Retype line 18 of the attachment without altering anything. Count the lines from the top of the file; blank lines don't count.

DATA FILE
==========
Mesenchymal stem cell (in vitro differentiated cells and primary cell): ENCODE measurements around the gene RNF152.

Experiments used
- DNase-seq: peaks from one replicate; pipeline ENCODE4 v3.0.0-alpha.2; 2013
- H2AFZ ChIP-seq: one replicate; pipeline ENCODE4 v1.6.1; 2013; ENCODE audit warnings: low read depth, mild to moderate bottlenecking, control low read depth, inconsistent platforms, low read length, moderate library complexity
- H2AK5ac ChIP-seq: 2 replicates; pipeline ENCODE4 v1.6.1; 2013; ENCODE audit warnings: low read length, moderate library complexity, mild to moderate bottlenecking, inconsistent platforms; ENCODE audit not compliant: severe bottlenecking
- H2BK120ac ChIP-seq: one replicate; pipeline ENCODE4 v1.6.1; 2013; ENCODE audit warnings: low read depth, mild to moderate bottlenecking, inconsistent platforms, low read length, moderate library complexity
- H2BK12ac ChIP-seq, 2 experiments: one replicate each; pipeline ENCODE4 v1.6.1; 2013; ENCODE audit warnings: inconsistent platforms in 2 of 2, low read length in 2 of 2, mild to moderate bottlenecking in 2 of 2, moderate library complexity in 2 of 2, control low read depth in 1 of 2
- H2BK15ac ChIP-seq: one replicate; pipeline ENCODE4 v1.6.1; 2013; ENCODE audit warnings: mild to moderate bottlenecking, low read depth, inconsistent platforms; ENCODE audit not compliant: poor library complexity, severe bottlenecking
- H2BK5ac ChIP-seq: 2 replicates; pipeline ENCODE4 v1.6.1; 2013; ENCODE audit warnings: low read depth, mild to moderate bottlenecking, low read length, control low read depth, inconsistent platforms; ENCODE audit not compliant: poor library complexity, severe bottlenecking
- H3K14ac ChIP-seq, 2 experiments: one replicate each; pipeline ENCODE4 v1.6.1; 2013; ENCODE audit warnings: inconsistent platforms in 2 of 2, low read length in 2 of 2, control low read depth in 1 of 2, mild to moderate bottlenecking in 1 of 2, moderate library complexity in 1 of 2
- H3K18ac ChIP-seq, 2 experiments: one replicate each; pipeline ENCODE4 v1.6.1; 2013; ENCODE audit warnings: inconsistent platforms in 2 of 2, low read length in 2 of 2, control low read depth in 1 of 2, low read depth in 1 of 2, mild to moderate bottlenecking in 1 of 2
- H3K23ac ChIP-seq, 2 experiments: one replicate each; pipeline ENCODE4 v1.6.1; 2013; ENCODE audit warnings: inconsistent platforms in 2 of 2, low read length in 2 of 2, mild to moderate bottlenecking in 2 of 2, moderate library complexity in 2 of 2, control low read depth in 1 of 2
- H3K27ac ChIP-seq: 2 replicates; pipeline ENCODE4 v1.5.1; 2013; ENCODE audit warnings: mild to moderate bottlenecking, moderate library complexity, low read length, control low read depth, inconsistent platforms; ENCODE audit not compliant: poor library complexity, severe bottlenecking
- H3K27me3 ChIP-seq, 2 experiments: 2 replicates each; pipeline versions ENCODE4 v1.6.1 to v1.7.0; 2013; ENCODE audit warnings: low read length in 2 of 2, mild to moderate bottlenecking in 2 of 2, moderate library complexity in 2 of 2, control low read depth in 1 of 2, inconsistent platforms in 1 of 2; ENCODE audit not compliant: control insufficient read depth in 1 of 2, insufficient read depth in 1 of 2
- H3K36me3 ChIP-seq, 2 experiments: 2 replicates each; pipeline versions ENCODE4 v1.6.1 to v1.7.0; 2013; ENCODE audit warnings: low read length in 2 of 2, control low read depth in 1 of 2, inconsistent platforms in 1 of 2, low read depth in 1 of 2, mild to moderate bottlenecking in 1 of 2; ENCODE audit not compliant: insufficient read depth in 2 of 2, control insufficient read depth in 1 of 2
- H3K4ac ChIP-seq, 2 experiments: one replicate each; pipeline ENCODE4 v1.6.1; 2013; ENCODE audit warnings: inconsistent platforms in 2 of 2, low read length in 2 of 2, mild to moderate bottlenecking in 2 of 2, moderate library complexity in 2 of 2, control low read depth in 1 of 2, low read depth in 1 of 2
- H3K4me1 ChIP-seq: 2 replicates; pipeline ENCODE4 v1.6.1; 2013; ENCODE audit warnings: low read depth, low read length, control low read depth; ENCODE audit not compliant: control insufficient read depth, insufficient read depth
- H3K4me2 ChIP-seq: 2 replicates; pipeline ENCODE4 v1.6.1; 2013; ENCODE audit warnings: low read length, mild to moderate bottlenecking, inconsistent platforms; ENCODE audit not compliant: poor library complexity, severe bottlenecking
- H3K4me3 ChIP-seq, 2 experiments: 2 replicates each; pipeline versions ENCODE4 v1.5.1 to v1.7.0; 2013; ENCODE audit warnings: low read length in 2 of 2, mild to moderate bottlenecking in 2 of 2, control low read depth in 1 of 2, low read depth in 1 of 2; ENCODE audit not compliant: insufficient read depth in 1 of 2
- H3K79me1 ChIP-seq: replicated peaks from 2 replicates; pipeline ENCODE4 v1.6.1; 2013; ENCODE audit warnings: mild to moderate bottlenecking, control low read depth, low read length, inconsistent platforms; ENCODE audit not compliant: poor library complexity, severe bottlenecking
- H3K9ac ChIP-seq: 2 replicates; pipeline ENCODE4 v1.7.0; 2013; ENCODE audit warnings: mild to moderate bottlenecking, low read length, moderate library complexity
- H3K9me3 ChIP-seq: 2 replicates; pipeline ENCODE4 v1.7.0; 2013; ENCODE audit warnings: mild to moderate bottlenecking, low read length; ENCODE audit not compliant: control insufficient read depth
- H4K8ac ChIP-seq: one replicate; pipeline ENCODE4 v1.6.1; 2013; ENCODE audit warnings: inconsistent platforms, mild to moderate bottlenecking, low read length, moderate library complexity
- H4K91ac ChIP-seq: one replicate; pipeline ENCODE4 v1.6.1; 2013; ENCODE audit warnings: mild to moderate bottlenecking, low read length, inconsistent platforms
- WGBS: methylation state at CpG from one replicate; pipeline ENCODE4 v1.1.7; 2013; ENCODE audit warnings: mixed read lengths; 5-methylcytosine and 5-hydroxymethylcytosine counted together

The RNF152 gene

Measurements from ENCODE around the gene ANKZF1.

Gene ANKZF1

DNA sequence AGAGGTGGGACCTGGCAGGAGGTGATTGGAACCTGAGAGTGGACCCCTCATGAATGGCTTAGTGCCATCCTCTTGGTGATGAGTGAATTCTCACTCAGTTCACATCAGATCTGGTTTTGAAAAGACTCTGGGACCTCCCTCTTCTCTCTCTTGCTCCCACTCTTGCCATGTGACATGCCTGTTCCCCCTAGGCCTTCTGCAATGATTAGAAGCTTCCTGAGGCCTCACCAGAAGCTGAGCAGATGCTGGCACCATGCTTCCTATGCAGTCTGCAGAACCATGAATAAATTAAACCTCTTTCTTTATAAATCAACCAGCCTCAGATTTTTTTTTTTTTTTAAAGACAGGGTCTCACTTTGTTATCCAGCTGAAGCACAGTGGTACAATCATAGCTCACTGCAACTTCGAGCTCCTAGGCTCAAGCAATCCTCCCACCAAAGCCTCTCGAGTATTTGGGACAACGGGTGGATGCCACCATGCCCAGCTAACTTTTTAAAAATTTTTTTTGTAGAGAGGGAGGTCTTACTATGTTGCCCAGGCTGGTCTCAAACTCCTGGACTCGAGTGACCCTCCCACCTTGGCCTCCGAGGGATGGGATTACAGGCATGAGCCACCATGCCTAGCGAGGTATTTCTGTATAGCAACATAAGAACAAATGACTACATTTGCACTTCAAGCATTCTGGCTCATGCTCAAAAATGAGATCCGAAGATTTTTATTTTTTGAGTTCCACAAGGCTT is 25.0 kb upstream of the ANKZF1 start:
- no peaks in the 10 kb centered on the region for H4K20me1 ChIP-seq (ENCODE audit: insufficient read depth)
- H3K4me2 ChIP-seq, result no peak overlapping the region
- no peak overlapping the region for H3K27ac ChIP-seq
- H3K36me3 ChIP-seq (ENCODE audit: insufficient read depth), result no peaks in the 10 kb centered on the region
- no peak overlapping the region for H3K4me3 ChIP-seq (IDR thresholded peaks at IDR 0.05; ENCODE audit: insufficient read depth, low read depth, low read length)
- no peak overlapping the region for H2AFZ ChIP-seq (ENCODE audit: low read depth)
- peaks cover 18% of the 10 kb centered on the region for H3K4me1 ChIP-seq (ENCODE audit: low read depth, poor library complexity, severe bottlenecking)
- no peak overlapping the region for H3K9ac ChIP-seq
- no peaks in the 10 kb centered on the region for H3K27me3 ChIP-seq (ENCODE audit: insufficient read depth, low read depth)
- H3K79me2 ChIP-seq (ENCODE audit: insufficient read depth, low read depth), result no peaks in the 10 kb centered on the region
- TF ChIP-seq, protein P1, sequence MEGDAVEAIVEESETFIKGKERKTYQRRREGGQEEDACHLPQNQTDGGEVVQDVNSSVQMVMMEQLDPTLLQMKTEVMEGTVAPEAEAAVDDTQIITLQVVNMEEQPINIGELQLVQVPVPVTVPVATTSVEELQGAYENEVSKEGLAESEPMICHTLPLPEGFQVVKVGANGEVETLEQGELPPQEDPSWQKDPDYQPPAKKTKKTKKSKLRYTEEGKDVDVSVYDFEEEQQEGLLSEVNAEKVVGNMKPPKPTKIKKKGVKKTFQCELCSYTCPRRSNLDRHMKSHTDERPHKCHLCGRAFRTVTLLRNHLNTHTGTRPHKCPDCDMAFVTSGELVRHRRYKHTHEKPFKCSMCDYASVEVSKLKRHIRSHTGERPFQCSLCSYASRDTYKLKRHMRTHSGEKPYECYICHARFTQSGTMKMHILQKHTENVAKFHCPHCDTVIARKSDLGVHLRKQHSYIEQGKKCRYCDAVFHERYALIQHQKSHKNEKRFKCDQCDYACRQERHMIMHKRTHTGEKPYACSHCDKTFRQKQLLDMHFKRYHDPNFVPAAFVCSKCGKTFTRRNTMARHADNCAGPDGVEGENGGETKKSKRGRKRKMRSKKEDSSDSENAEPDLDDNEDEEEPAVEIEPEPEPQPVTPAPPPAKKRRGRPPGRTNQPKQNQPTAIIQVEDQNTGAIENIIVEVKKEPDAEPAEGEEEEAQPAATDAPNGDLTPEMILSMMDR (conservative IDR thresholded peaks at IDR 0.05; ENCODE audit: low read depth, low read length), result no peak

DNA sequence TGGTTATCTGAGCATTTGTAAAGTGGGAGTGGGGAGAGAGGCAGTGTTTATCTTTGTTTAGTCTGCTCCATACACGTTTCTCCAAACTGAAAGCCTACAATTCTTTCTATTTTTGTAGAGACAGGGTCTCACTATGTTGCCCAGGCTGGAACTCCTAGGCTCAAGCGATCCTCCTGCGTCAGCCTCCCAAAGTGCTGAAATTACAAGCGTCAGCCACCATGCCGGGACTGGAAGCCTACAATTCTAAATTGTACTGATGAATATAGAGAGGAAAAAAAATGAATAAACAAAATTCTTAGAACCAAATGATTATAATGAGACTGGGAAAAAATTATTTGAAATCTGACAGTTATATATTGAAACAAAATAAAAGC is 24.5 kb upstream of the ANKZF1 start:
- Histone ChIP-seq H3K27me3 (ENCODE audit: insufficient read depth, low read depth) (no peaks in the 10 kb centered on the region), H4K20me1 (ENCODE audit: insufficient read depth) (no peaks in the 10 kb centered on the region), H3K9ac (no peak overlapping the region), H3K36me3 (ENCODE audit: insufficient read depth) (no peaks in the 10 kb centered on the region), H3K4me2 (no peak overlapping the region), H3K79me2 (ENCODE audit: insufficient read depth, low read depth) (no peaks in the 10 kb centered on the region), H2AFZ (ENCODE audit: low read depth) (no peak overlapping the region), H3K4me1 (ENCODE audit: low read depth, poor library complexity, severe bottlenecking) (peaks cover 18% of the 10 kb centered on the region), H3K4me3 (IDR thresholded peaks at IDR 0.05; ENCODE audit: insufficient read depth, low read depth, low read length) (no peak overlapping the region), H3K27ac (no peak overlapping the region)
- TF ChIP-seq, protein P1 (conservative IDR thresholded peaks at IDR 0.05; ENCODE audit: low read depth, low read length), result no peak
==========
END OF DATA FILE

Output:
- H3K4me2 ChIP-seq: 2 replicates; pipeline ENCODE4 v1.6.1; 2013; ENCODE audit warnings: low read length, mild to moderate bottlenecking, inconsistent platforms; ENCODE audit not compliant: poor library complexity, severe bottlenecking